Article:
I am sitting with "Phil," a New York-based account director. He grills me for five minutes and then it's my turn. I establish that he has had four jobs in six years. He blames a host of actors for his predicament, including agency human resources, poor recruiters and autocratic bosses, among others. I share two observations with Phil. First, that he's had a very unfortunate journey. He nods approvingly. Second, that he is the only common theme in his story. He looks shocked. But Phil's story and the way he feels he has been treated is not unusual.
I often hear agency executives speak about clients with enormous frustration. The irritation is not primarily about creative ideas not being bought; rather, at issue is more that clients are too tactical, too reactive. This is ironic, given that the same executives who profess the power of proactively planning ahead and the importance of building brands are diluted versions of Phil's story above. Very often, reacting more to circumstance, they market neither their agency nor themselves in the way they expect clients to market their brands.
Certainly, tough economic times call for drastic measures, and one can expect focus on the tactical. In the advertising world, irrespective of the economy, emphasis on the short term is the norm. This business culture does appear to have a concomitant effect on individual career management. Most individuals fail to manage the progression of their work. And this tactical approach manifests in all stages of the pursuit of a change in job, either in the same agency or when looking for opportunities beyond the current employer.
Individuals in jobs with which they are unhappy will often let the situation continue (possibly out of fear) until this seriously affects the quality of their work. By the time they act, their reputation and the perception their clients, colleagues or boss have of them are not what it might previously have been when they enjoyed their job. If things deteriorate sufficiently and the individual loses his job, the same person tends to react with an equally ad hoc approach.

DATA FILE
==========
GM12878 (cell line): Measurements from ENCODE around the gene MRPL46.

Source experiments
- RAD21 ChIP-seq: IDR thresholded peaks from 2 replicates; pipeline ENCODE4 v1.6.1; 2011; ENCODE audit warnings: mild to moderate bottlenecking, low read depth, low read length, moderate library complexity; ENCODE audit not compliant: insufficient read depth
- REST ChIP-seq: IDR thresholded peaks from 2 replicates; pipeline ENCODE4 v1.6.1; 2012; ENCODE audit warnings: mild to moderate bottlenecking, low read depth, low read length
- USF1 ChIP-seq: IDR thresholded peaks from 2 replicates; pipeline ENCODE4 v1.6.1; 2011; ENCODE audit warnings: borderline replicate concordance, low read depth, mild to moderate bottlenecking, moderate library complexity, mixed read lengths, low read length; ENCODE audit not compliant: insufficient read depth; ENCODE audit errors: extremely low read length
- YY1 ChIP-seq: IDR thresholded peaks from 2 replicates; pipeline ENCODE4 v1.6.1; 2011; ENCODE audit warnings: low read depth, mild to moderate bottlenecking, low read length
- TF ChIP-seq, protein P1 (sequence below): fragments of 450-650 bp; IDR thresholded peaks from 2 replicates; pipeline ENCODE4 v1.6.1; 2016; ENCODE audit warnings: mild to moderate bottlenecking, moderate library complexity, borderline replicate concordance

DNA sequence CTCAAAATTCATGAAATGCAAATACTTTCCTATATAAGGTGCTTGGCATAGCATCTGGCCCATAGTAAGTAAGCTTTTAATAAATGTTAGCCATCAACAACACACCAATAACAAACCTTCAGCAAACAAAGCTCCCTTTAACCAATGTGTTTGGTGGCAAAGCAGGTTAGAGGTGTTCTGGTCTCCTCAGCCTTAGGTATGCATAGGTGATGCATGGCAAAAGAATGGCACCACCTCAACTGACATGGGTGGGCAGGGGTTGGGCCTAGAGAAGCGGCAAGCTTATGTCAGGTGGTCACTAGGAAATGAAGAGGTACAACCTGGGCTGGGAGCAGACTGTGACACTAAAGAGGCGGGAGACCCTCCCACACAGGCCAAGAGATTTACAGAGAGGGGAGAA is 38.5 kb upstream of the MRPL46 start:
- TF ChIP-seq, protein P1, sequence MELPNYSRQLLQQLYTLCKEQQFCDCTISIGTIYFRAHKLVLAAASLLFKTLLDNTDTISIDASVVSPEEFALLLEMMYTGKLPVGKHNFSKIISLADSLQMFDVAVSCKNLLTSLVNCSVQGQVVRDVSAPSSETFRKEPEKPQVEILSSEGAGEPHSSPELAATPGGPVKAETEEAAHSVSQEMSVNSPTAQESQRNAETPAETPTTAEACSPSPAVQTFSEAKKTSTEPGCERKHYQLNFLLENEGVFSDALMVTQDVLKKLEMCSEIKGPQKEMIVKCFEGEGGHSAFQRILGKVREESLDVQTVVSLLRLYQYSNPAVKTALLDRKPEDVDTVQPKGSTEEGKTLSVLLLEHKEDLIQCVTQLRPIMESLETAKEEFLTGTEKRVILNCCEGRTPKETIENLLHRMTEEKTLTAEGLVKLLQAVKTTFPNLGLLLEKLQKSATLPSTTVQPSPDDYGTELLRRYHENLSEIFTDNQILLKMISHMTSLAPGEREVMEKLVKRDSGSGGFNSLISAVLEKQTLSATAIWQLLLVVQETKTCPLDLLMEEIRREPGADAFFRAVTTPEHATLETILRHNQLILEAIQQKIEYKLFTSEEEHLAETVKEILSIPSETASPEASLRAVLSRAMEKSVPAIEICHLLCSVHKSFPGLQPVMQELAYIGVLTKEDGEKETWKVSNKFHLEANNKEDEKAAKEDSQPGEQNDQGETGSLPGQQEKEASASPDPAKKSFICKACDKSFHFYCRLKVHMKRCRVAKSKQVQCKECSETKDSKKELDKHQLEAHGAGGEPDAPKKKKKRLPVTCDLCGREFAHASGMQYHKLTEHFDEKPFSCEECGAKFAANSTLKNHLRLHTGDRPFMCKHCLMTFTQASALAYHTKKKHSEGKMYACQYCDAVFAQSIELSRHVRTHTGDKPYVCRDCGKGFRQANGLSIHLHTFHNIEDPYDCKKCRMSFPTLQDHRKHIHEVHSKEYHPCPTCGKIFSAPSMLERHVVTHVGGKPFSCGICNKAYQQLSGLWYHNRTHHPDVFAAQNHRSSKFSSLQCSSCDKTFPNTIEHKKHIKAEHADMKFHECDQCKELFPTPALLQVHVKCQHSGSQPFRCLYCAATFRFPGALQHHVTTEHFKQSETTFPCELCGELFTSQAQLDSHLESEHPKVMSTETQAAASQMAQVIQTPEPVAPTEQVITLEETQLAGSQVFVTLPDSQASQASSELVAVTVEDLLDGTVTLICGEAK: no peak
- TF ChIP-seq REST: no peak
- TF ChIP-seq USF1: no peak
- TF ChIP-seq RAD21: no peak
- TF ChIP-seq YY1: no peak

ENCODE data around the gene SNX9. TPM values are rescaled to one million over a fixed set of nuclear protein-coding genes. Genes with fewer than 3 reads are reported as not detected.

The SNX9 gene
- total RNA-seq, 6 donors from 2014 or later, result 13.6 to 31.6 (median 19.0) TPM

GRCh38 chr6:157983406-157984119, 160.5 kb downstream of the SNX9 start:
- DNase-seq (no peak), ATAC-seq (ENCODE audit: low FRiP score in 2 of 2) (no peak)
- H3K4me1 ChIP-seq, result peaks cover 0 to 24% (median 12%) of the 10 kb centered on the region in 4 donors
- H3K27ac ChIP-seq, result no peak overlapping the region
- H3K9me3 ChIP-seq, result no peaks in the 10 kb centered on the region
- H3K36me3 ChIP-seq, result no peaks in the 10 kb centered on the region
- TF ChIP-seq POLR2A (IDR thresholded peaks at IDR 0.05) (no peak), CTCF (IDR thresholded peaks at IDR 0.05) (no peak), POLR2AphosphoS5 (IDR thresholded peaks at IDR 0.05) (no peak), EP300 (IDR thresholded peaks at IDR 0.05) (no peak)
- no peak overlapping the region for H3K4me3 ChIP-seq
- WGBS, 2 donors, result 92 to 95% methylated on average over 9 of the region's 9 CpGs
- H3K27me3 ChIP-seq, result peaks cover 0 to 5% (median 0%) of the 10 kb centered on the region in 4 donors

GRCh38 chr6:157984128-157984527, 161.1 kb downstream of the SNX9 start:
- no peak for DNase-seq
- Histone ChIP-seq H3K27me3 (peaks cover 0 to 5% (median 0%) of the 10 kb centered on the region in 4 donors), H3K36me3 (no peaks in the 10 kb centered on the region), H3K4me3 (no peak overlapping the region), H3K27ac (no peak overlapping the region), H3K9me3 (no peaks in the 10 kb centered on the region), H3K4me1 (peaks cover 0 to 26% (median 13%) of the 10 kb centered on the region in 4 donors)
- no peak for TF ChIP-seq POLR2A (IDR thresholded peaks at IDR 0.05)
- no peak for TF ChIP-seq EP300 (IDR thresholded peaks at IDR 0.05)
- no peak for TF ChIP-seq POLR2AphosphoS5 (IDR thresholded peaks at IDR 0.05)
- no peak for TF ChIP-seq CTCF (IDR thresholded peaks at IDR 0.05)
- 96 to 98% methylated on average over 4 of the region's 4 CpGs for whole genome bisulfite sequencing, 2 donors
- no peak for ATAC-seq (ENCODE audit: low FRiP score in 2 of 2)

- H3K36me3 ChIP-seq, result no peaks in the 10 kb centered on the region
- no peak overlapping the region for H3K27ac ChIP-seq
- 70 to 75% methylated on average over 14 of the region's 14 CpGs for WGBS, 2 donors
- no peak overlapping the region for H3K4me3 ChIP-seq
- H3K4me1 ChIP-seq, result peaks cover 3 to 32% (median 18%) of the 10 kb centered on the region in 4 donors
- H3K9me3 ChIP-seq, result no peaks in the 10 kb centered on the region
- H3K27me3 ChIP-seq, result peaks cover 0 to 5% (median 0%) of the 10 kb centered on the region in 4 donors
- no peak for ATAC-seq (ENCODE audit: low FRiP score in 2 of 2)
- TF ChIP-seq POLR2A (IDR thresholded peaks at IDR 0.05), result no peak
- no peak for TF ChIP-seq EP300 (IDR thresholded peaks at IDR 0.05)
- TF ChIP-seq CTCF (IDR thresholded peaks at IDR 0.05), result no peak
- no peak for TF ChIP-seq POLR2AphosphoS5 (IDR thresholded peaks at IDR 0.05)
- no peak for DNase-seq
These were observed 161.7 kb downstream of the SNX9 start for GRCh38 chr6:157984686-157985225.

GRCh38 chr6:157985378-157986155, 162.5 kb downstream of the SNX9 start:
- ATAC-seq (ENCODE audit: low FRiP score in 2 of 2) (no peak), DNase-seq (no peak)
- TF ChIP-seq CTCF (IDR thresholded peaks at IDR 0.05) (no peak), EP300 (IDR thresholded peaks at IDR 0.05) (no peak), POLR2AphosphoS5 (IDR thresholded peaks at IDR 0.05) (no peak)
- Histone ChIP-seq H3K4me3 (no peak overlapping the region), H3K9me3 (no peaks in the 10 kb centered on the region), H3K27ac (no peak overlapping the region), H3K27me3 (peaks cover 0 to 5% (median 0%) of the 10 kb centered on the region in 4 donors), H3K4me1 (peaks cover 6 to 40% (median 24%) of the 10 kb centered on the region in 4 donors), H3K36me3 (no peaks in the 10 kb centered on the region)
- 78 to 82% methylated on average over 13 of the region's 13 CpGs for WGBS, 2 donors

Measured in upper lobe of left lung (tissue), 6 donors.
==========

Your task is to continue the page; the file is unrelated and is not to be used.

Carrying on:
When looking for new jobs, many candidates focus their initial efforts on aspects of the job search that have more to do with presentation than substance, tweaking resumes and cover letters and "brushing up" on interview technique. The reality is that the emphasis on the "who, when and where," important elements of career planning, make the "what and why" of the ideal job of marginal importance. It is true that activity equates to possibility. And while there is merit in action, if unfocused, it is unlikely to yield optimal results.
So, what to do? What is the way to maximize your job prospects, either where you are or for career opportunities elsewhere?
First, be clear about what you want in and from a job, and make others (at the appropriate times) aware of this. Start by clarifying what your ideal job looks like -- be clear about what you do well and the environment you enjoy doing it in. Clarity about skills and preferences will more easily help you identify the jobs to pursue.
Second, if you have a clearer idea of what the next career step looks like, you then are in a position to write an objective around which to write a compelling resume. You will also be in a position to know which social networks and media, digital and otherwise, to use and how to make them more effectively work for you. It will be easier to ask people for specific assistance rather than simply to ask for help. If you can succinctly tell recruiters what you want, you have a greater chance of landing the role you want.
Third, if you pursue something you really want, this objective will sustain you through a process of job hunting that can be tough on the strongest of personalities.
The agency world has changed profoundly in the last 12 months and will continue to do so. The age of entitlement and the need to give oneself time to stop reacting to circumstance requires taking charge of individual destiny rather than being dragged along by seismic changes in our business. Auditing what you do well, developing an objective and planning how best to optimize your abilities can take days, not weeks. Knowing what career move you want is absolutely key to getting it and to others being able to deliver it to you, either with your current employer, or if not, elsewhere.
|ABOUT THE AUTHOR|
Stuart Parkin is a New York-based career coach and executive recruiter. He has 20 years of experience in agency new-business and marketing and has worked on four continents across agency disciplines. He has run Sparkin, his New York-based consultancy, for seven years, working with a range of traditional, multicultural, digital and PR agencies including DDB, Rapp, SpikeDDB, Porter Novelli, Dieste, Fallon, Berlin Cameron and Organic.
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